Every Wednesday in Midweek Madness, we dissect the celebrity tabloids, exposing half-truths, lies, manipulations, and deceits. And the general public might be catching on: Circulation numbers for these celebrity magazines are reportedly "particularly dismal."
In Keith Kelly's column in the New York Post today, he writes that People's newsstand sales were down by double-digits in the first half of this year. "And in a sign of how difficult the environment has become, the 10 percent newsstand tumble by People, while bad, was the best performance by a title in the category." (Emphasis ours.)
In Touch is estimated to have fallen 16 percent to 650,000 while subs are flat at about 30,000, which means it missed its 800,000 rate base by more than 100,000 copies. Life & Style fell an estimated 22 percent to 335,000, and even with 15,000 additional subscriptions, it is also more than 100,000 copies off its rate base.
OK! also had a newsstand decline of more than 20 percent.
But aren't we still in a celebrity-obsessed culture? Don't we still want to know all the different ways the stars are just like us? Yup. But now there's this thing called the internet. You get gossip faster, and often straight from the source. John Harrington, editor of The New Single Copy newsletter, tells Keith Kelly: "Facebook and Twitter are having an impact… All the celebrities tweet and have Facebook accounts where you can pick up a lot of the information." Not to mention the hundreds of celebrity, gossip and entertainment-related websites.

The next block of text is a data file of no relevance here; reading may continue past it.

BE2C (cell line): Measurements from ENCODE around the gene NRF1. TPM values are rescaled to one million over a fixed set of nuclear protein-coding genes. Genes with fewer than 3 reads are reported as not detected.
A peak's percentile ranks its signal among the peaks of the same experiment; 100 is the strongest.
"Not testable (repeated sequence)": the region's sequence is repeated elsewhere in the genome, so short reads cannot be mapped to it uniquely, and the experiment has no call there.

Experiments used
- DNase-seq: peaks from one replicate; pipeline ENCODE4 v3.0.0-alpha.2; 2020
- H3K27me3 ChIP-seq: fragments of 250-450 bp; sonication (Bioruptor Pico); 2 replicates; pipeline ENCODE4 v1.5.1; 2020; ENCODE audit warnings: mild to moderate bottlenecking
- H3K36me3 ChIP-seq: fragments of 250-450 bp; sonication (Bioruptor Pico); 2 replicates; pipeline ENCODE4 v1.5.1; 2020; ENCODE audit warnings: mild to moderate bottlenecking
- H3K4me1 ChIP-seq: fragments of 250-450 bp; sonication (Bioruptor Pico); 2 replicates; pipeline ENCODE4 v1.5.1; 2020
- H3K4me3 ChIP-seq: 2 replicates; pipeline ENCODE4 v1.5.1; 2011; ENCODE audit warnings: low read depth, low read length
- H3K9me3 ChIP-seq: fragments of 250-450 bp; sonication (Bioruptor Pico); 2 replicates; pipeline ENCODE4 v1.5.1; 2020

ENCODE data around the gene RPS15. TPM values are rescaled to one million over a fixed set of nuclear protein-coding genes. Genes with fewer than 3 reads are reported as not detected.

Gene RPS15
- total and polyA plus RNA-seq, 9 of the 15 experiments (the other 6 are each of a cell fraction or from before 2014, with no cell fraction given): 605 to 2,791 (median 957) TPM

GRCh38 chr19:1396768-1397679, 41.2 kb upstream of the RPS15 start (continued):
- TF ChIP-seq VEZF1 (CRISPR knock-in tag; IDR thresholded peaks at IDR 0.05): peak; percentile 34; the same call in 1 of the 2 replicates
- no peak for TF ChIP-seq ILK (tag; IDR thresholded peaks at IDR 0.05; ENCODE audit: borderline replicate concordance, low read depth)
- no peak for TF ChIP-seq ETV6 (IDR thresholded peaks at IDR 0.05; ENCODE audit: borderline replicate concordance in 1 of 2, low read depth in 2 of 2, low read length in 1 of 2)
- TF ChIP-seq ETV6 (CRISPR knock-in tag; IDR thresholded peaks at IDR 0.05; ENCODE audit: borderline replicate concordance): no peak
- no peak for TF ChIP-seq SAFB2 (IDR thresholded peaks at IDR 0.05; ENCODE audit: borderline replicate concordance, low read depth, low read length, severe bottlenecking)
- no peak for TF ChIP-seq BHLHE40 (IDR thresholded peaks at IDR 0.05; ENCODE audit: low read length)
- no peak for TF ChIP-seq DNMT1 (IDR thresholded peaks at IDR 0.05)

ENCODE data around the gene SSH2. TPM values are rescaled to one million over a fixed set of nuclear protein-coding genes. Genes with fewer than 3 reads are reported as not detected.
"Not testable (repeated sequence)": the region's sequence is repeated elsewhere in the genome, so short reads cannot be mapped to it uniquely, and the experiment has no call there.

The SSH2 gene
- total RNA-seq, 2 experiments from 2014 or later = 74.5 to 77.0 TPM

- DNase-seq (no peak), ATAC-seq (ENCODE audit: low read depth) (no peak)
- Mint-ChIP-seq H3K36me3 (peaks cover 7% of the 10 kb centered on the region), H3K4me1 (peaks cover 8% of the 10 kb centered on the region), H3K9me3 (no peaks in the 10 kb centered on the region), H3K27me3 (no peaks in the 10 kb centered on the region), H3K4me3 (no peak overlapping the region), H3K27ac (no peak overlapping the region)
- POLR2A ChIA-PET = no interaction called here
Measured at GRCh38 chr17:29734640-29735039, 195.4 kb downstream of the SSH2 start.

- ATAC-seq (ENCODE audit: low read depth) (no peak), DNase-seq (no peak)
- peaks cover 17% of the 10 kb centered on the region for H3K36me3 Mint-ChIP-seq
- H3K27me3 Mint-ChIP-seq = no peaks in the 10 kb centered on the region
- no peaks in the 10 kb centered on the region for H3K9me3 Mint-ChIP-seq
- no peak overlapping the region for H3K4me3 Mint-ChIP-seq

I'd also argue that although the celebrity weeklies often have juicy gossip on the inside, the covers are often straight-up lies. When folks are spending their hard-earned cash on some fun plane/train/beach/bathtub reading, don't they deserve a little more respect?